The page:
Embedded means that the resulting transformation rules are embedded within, or worse proprietary to, the SOA Suite runtime platform I’m using. As such I am configuring my engine with necessary intelligence to react to specific inbound events and transform accordingly – or bombing out and ejecting the invalid inbound document. This embedding of the transformation logic means that the formation rules I’ve implemented within my transformation are not something I am necessary able to publish as a portable specification to my prospective consumers.

These SOA Suite transformation tools in my experience (BEA, IBM, Oracle, WebMethods, TIBCO) do a fine job in terms of helping me to crunch XML, but are not capable of allowing me to author a formalised specification of my service interface beyond the traditional XSD, Javadoc and informal supporting documents which may be produced.

A transformation is not a semantic contract specification, but instead is an implementation of some or all of the semantic contract specification Рthe integrity of which is not verifiable unless  we possess executable means of formally verifying my input and output documents as being semantically intact before and after they pass through the transformation code.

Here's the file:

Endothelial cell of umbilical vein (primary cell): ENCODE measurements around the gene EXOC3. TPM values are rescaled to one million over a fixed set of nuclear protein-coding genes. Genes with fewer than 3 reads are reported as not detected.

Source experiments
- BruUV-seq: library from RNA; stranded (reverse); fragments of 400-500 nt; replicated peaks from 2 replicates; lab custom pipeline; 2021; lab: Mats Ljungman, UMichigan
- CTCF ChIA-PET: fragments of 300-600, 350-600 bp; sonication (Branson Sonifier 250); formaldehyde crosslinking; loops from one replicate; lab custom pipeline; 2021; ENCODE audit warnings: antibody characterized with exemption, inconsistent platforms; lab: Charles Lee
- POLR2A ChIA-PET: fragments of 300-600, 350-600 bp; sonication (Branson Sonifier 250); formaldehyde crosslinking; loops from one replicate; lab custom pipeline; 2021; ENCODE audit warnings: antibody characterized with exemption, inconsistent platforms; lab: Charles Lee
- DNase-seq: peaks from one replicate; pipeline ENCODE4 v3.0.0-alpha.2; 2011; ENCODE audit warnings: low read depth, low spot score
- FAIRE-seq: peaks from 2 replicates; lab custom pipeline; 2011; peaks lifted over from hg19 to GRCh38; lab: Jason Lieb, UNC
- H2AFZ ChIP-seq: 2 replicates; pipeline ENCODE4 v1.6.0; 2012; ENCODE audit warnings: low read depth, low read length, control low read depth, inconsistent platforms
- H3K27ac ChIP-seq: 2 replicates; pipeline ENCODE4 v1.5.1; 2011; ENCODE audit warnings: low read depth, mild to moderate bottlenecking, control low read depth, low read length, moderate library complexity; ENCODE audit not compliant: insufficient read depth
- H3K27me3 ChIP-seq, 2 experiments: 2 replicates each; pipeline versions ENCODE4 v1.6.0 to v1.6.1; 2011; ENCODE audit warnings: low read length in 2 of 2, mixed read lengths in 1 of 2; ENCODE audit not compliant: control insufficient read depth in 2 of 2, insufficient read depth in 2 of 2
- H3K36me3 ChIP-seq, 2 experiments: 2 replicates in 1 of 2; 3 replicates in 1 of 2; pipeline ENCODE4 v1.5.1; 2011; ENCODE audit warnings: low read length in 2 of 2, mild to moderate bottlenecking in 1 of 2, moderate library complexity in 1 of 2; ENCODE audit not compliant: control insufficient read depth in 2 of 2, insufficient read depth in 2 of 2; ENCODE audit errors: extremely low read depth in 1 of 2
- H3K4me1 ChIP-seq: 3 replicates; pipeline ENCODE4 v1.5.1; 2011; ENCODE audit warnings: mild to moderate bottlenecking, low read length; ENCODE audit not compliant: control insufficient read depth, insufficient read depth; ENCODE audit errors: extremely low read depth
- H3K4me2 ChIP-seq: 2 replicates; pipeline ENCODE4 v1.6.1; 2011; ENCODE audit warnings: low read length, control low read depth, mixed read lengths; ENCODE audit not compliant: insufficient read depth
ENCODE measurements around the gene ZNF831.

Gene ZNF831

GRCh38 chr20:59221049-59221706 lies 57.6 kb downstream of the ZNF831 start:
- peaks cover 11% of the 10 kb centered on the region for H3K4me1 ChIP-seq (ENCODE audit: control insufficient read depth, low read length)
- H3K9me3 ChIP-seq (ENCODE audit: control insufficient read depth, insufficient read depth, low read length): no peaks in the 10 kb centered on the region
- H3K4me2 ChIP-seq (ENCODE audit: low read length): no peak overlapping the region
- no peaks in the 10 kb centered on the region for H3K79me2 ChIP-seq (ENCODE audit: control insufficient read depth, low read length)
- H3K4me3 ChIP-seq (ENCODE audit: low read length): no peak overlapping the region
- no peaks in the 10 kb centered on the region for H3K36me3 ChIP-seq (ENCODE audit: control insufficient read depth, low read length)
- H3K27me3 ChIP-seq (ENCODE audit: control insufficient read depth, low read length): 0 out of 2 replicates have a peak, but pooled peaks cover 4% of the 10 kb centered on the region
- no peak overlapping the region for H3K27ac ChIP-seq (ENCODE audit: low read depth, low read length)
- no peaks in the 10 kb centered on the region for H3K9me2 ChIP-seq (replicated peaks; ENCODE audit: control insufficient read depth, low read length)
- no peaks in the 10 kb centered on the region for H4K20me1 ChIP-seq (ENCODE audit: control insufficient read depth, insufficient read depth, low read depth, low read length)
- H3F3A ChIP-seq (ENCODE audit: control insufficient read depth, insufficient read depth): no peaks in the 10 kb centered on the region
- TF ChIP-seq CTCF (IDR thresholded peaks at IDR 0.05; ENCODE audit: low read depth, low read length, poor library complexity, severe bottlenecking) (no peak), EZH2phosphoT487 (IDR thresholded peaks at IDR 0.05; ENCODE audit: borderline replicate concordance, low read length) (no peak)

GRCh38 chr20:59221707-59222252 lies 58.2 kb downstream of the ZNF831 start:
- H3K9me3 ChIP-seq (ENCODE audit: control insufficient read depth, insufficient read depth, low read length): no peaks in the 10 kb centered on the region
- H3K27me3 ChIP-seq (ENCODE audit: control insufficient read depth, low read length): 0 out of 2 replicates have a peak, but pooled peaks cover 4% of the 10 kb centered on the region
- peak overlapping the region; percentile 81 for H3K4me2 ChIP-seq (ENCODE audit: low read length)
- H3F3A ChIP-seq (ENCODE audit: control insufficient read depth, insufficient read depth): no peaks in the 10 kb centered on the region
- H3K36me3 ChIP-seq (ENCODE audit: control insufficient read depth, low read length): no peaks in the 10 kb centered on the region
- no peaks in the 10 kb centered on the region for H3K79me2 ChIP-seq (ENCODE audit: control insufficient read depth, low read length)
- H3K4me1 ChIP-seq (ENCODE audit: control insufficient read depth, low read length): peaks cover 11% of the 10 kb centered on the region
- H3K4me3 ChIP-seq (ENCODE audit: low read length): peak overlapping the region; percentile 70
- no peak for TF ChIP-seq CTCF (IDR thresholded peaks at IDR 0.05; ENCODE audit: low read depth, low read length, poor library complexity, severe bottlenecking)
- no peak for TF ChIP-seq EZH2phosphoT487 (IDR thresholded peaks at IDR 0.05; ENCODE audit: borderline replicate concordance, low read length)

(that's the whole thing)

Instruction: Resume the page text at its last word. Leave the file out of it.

Let’s not forget – the people who own the service contract and implement transformations can get it wrong also….

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What is a Semantic Integration Contract?

In my simple terminology I use the term ‘Semantic Integration Contract’ or ‘Semantic Contract’ to refer to an artifact which is both declarative, executable, and human readable, which can be exchanged between a service provider and service consumer to enable a consumer of my service to better understand the static and dynamic formation rules of well-formedness I am imposing on requests to my service.